The proliferation of diverse retail formats, such as the Internet, direct marketing, home shopping networks, call centers, and catalogs, has created a challenge for firms to manage their multi-channels effectively (Neslin et al., 2006). To address this challenge, marketing researchers have studied customer behavior in the multi-channel context (e.g., Fox, Montgomery & Lodish, 2004; Gupta, Su & Walter, 2004; Mathwick, Malhorta & Rigdon, 2002).
The main focus of this research is to investigate the relationship between information search and purchase channel choice across in-home shopping channels are defined as shopping channels by which consumers shop at home, such as TV shopping, catalogs, and the Internet. As consumers look for shopping convenience and time-saving shopping, the importance of these channels has increased for many retailing firms. While there has been much research related to in-home shopping, most previous research has mainly focused on the characteristics and choice of individual in-home shopping channels. With regard to the recent multi-channel research, marketing researchers have been interested in the relationship between the Internet and stores (Gulati & Garino, 2000; Teering & Huizingh, 2005).
Our study considers two types of factors simultaneously: channel selection across in-home shopping channels and consumer behaviors (information search and purchase behavior). Practically, this study may help the retailing firms with multi-channels to clarify the targeting of customers and the role of each channel. In addition, with this study we believe the firms can gain an understanding of how to integrate and coordinate their own channels, offer channel-specific customer services, and build effective customer relationships.
The remainder of this paper is organized as follows. The next section discusses why multi-channel retail firms should identify customers' channel choices in each buying process. By introducing the research shopping phenomenon, we suggest that channel lock-in and cross-channel synergy effects across in-home shopping channels should be examined. Section 3 describes the data for our empirical study and Section 4 describes the econometric model used to analyze our data. We adopt the multivariate probit (MVP) model that is appropriate for analyzing multiple dummy dependent variables with inter-correlation. Section 5 presents the estimation results, and Section 6 summarizes the results of the study and describes the practical implications for multi-channel retail firms. Finally, we discuss the limitations of our model, suggest future research directions, and conclude.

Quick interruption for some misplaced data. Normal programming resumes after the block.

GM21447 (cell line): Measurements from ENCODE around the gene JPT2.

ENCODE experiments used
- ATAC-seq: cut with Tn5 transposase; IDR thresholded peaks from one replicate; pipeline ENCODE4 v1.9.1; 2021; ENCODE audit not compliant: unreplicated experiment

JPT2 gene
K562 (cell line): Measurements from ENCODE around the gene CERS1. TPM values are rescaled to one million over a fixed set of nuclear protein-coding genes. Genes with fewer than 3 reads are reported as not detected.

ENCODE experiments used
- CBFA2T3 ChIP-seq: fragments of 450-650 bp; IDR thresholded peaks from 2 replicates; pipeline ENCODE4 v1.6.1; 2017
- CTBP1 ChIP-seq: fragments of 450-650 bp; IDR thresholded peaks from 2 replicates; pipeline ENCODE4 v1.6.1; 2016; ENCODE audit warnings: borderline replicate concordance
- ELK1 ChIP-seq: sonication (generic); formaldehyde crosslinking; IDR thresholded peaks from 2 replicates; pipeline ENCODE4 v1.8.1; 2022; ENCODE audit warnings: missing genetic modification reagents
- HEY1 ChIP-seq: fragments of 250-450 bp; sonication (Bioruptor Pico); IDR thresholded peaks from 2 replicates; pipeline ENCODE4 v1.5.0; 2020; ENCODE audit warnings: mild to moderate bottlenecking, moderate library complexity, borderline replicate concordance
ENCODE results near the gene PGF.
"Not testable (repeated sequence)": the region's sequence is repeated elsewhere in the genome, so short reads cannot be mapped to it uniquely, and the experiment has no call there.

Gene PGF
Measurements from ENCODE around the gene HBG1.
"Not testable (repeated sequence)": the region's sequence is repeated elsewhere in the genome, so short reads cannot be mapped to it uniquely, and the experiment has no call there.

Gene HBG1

THE RELATIONSHIP BETWEEN INFORMATION SEARCH AND PURCHASE CHANNEL CHOICE
Multi-channel retailing firms can acquire and retain customers by identifying their customers' channel choice patterns. Based on a two-step approach of consumer product purchase, consumers first research product information and then purchase products. Accordingly, because customer's channel choice happens at each step, individual customers could have one of two types of channel sets--the same channels or different channels. As consumers get accustomed to using multiple channels, research shopping has become a common phenomenon and has received attention by marketing researchers and practitioners (Verhoef, Neslin & Vroomen, 2007). Research shopping study shows that the most popular pattern among research shopping customers is information search by the Internet and product purchase by stores (43%) (See Table 1) (DoubleClick, 2004).
While it is well known that the Internet has similar characteristics with other in-home shopping channels (TV and catalogs), customer choice across these channels are relatively less studied. Several questions are of interest. What in-home channel does each customer select for information search and for purchase? …